English Director Ben Wheatley has taken on the task of adapting Ballard’s novel for the screen (yet to be released in New Zealand). Like Lillico, Wheatley must have puzzled (differently) over how to represent the interior spaces of Ballard’s dystopian apartment block, which provides far more than a simple backdrop to the story. His solution is to set the film within the social and architectural context of the 1970s, also when the novel was written if not explicitly set. This was a period dominated in the UK at least by the upsurge and subsequent resistance to Brutalist Council Estates. Among the early responses to the film and its representation of architecture, Architectural theorist Owen Hatherley has cautioned against understanding this apartment block through Brutalism. He recently tweeted ‘Not seen the film and it may be great but anyone who thinks High-Rise is set in a council block hasn’t read it’, quickly followed by ‘it is not Balfron Tower, it is the Barbican. Thank you’. Hatherley presented a lecture at City Gallery Wellington on the art and architecture of the Moscow Underground in association with Demented Architecture.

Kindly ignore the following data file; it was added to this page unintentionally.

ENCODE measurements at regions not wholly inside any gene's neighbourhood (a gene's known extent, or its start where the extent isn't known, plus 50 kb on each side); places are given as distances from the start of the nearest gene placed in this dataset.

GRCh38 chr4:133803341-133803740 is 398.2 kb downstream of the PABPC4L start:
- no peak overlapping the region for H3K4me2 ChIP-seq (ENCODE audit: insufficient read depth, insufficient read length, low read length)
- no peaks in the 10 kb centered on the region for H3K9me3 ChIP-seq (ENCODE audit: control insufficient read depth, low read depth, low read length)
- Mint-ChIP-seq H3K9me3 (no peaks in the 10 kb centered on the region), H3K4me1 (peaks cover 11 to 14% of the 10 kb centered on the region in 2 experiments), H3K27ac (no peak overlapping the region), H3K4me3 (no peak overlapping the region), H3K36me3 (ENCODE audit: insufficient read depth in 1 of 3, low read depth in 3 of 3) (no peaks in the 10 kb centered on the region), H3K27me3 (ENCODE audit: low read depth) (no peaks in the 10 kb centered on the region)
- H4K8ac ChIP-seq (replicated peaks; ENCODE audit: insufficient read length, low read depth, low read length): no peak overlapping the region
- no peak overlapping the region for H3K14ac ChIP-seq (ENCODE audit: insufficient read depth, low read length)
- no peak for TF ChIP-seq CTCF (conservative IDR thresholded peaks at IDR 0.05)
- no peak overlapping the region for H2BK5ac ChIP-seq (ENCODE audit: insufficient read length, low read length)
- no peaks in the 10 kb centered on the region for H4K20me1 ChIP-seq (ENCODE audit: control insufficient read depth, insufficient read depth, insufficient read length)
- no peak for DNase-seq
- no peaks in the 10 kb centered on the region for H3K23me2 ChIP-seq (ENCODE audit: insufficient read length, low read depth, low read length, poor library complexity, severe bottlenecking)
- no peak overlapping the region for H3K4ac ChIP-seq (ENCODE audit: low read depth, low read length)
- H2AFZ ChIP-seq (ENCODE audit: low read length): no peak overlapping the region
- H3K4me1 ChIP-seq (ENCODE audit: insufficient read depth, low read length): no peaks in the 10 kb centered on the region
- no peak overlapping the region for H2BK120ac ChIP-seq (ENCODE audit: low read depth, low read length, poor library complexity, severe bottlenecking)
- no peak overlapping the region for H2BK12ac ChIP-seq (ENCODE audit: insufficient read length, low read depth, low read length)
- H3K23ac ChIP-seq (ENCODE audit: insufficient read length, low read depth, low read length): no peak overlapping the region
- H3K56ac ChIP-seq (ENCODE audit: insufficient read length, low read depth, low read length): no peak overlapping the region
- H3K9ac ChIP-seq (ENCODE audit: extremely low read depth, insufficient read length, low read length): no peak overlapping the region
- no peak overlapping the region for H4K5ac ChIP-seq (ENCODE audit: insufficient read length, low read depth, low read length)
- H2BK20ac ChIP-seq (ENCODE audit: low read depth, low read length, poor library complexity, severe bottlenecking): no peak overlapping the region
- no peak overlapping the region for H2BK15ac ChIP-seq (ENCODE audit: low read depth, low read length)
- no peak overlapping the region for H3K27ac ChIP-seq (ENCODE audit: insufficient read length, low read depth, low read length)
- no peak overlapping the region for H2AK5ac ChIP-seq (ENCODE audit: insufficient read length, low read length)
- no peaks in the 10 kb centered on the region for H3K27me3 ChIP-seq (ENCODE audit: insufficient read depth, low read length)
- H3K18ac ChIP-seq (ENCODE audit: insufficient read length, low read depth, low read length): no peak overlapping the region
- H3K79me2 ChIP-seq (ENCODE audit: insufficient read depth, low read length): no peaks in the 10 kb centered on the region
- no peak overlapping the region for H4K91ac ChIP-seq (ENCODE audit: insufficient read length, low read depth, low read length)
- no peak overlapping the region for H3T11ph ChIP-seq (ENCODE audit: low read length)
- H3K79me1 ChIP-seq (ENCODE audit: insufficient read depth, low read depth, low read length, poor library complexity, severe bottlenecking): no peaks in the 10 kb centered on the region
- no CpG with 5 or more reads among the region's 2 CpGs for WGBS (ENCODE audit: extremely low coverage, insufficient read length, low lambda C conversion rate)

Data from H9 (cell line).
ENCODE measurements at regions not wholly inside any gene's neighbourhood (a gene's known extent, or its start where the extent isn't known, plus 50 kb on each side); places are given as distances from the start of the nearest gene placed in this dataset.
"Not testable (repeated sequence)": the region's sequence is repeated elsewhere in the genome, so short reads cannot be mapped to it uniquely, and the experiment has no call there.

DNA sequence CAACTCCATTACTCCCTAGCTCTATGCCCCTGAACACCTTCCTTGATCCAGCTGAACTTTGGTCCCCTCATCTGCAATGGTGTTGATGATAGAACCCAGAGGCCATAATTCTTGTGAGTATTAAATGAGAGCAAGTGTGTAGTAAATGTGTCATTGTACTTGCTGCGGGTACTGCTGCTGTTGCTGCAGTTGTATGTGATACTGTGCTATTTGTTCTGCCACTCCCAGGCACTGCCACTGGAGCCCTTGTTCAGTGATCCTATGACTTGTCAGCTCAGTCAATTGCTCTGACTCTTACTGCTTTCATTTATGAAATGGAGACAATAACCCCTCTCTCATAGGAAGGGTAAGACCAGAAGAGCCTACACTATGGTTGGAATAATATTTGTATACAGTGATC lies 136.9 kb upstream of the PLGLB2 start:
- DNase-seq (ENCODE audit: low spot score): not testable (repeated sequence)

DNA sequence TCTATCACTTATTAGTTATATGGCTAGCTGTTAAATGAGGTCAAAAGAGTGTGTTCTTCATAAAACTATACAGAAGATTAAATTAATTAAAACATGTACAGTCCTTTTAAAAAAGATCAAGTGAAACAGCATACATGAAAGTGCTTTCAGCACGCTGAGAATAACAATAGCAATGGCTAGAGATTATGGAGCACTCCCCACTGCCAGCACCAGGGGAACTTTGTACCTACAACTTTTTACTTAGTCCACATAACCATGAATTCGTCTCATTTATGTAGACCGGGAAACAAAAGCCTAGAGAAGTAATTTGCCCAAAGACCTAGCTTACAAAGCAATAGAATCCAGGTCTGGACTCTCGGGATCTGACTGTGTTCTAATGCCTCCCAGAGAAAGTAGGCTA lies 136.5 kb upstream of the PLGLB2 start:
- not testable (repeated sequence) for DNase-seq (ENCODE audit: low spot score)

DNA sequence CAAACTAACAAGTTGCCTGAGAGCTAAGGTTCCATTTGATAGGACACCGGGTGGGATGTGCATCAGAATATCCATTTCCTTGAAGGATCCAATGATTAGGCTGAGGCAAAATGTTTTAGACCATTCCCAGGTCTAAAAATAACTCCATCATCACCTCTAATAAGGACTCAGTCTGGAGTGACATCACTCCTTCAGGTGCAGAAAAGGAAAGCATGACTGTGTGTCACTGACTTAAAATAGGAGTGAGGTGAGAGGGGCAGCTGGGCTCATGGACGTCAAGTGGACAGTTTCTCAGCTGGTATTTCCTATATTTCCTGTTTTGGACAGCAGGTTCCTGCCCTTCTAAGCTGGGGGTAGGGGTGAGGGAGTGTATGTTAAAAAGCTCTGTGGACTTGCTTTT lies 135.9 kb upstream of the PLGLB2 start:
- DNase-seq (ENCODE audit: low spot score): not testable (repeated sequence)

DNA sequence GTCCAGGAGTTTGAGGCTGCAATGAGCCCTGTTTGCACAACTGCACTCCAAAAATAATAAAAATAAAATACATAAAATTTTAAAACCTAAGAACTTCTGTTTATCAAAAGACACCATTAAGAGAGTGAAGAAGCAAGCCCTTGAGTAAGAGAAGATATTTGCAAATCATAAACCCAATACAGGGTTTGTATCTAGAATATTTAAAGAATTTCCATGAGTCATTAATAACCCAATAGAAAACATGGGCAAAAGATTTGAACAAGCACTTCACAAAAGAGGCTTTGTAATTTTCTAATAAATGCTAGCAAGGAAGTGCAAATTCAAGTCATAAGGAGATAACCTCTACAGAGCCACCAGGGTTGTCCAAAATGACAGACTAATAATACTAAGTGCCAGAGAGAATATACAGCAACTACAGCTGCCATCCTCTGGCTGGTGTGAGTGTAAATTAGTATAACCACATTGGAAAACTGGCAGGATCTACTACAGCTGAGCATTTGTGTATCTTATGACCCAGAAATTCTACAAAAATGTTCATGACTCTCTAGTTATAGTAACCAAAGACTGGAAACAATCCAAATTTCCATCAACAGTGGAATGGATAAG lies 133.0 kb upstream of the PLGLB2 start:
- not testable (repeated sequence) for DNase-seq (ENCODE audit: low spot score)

In attempting to make connections between the work in Demented Architecture and Ballard’s High Rise as introduced by Lillico, one might think that the connection to the exhibition’s primary medium of Lego would prove the most resistant. Enter the mysterious Lego Loki, who has undertaken his own project to make a scene-by-scene adaptation of High Rise in Lego (brickhighrise.co.uk). Like Lillico and Wheatley, Loki has had to imagine and draw these architectural spaces in order to remake them in his medium, with special attention paid to Laing’s apartment.
Read more about the Demented Architecture exhibtion here: High Times City Gallery Wellington